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  1. #1
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    light bike vs. body weight

    I was riding downtown with a couple friends and of course we were bombing around trying to race to certain destinations. I kept winning every race and they would always say.. "well your bike is so light".

    I was riding a fixed mb track which roughly weighs about 20lbs... They were both riding sub 30lb road bikes.
    I weigh in at 228lbs at 5'11. Both the friends I was racing were under 180 and around the same height. Does it matter that Im riding a lighter bike.
    What I want to know is, does it matter how light ur bike weighs for performance when you are heavy like me.

    I mean, isnt the same difference of riding a 30lb to 20lb bike just the same as losing 10-15 lbs? I guess Im way off here but I feel like it could be the same as carrying that extra weight in your backpack.

    If anyone can understand what Im saying, please give me and idea.

  2. #2
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    You are just more cycling fit, yes you may be bigger but that means nothing if your 180lb friends do not have same bike fitness, or you may just be a good sprinter. Bike weight means crap if the engine is no good.
    Best thing about cycling is when I'm at work I'm thinking of cycling, when I'm cycling I'm thinking about cycling.

  3. #3
    Banned. Mr. Beanz's Avatar
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    Quote Originally Posted by youcoming View Post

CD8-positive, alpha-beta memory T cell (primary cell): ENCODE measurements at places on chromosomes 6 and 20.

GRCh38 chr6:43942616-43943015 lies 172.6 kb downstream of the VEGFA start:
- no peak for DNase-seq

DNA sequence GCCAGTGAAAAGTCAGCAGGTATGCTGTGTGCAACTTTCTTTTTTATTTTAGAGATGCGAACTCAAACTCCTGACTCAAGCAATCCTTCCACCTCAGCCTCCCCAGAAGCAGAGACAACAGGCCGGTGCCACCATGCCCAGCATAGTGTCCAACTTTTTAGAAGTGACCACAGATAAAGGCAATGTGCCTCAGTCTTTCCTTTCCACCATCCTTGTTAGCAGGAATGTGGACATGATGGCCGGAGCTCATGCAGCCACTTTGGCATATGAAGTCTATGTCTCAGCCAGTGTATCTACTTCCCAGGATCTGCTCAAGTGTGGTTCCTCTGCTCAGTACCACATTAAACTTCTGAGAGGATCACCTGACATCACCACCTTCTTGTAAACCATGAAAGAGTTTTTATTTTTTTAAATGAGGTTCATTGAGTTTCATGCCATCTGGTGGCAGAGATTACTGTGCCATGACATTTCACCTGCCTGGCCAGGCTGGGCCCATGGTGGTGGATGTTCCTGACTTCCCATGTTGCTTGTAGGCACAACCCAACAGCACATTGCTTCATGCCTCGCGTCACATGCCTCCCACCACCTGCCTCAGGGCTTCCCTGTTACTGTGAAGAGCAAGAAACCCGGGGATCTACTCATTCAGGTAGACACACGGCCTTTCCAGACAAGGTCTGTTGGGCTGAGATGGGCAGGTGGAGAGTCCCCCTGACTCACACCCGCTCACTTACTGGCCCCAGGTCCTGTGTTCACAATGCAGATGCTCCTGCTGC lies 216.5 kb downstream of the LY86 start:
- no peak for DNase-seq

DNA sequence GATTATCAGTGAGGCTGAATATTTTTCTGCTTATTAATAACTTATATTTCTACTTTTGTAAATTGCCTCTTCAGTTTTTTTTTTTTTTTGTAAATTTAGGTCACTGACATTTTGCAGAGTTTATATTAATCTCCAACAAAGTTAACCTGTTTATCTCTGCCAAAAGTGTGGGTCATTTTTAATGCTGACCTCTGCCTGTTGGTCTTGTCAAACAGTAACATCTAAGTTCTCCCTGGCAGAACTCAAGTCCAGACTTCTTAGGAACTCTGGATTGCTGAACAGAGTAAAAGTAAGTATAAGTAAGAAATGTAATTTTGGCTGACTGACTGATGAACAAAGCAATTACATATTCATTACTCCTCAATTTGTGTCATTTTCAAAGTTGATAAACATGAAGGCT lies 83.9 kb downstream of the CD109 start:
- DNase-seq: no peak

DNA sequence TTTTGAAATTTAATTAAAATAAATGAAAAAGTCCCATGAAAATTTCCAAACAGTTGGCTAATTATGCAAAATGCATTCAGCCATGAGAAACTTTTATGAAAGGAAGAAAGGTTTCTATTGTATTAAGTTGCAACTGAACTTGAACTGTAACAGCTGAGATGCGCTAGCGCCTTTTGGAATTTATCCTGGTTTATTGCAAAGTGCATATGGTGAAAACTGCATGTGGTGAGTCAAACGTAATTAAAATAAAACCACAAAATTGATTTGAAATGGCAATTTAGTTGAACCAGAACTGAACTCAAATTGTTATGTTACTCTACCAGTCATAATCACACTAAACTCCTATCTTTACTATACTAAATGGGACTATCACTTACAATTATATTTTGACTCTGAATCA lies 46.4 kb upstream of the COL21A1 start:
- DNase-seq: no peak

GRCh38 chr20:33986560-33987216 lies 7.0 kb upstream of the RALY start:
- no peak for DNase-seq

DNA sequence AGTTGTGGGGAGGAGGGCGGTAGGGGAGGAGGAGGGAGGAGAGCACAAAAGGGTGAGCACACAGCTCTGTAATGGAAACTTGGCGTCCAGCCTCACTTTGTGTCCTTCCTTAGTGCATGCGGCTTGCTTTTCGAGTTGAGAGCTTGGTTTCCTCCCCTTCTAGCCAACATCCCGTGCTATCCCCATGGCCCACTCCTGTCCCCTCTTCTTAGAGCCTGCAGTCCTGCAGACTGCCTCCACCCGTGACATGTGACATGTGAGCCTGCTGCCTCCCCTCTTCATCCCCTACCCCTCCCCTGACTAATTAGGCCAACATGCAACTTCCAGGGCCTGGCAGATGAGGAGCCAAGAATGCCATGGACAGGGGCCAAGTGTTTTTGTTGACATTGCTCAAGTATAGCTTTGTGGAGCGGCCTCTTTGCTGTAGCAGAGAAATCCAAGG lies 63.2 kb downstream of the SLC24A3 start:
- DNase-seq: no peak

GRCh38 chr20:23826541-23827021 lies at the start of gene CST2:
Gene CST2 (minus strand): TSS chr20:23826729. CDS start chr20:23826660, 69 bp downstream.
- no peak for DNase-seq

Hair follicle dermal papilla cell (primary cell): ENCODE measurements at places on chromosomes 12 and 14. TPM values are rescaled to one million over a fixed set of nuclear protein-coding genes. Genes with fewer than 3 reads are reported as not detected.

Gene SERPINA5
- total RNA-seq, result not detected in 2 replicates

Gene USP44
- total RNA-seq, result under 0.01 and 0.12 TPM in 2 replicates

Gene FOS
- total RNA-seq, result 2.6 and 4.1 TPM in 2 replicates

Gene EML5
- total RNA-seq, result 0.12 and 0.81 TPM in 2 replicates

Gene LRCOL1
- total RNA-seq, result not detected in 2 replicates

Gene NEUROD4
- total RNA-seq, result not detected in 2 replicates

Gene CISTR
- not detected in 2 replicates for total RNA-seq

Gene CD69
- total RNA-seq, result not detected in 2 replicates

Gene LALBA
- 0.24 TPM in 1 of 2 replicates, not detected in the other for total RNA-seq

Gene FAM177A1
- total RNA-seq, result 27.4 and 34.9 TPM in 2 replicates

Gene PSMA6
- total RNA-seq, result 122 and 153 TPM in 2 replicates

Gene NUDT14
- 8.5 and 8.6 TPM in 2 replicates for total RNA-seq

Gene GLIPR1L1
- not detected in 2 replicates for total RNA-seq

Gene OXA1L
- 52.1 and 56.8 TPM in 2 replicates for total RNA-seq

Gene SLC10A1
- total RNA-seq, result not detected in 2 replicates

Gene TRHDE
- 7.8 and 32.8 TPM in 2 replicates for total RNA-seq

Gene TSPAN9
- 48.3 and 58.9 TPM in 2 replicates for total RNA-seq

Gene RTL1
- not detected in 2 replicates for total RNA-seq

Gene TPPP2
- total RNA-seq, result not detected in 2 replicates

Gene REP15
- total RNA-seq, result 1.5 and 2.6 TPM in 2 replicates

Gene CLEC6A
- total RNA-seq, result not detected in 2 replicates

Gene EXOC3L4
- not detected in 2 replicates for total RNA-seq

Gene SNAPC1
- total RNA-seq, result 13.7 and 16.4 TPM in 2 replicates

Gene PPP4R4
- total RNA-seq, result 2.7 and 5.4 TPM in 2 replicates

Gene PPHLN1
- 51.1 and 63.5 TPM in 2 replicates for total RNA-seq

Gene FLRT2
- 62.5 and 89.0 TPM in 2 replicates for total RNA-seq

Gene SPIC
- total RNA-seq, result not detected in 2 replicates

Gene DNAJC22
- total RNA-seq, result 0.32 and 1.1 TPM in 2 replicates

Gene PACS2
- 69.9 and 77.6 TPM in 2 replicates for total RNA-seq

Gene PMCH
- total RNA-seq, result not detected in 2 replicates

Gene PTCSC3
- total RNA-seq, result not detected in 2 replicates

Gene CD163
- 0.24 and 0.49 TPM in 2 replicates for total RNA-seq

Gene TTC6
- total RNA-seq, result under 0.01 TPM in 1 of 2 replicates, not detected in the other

You are just more cycling fit,
    I would say that's a bad choice of words. He could be a better sprinter, that's one thing. But after 40 miles, his buds might have made menudo out of him. Then who would be in better cycling fitness from mile 41-100?

    Some riders are better sprinters, some are better long distance riders, some better climbers, some better TT riders.

    I'd say you were maybe a better sprinter!...But remember, pound for pound, they're carrying a bigger loads far as ratio and proportions.


    Your buds at 180 lbs carrying a 30 lb bike would be equaled by your carrying a 38 lb bike.

    That's the sort of, if a 200 lb man benchpress 500 lbs, how much should a man of 120 lbs be able to benchpress for a man of his bodyweight to equal the other dude.

    200 man 120 man
    ------- . ------- ..................Ratio and porportions, this times that equals this divided by that
    500 lbs X






    500 X 120 divided by 200 equals 300.............The 120 lb man would have to benchpress 300 lbs to be equally as strong as the 200 lb man pound for pound.

    So to be equal, the bigger rider should have been riding a 38 lb bike to show he was equally as strong on the bike. Pound for pound!...so yes,you had an advantage at your weightwith a lighter bike!

  4. #4
    Senior Member
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    ^^^^^Yes, I just kept my reply shorter. I have a brother inlaw who always flies out of the gate and jokes around that after 1 year he's as fast as me. 40k later it's push him up the hills...lol
    Best thing about cycling is when I'm at work I'm thinking of cycling, when I'm cycling I'm thinking about cycling.

  5. #5
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    ok I get ur points.. but lets just say that I was holding an extra 10lbs in my backpack and they werent holding anything.. would that make any difference.. or would it only matter if that weight was attached to the bike.

  6. #6
    Senior Member Herbie53's Avatar
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    I think what matters when sprinting or climbing is power to weight ratio. As Clydes I'm told we are at some natural disadvantage... and watching little waifs climb, I must say it appears there is something to that.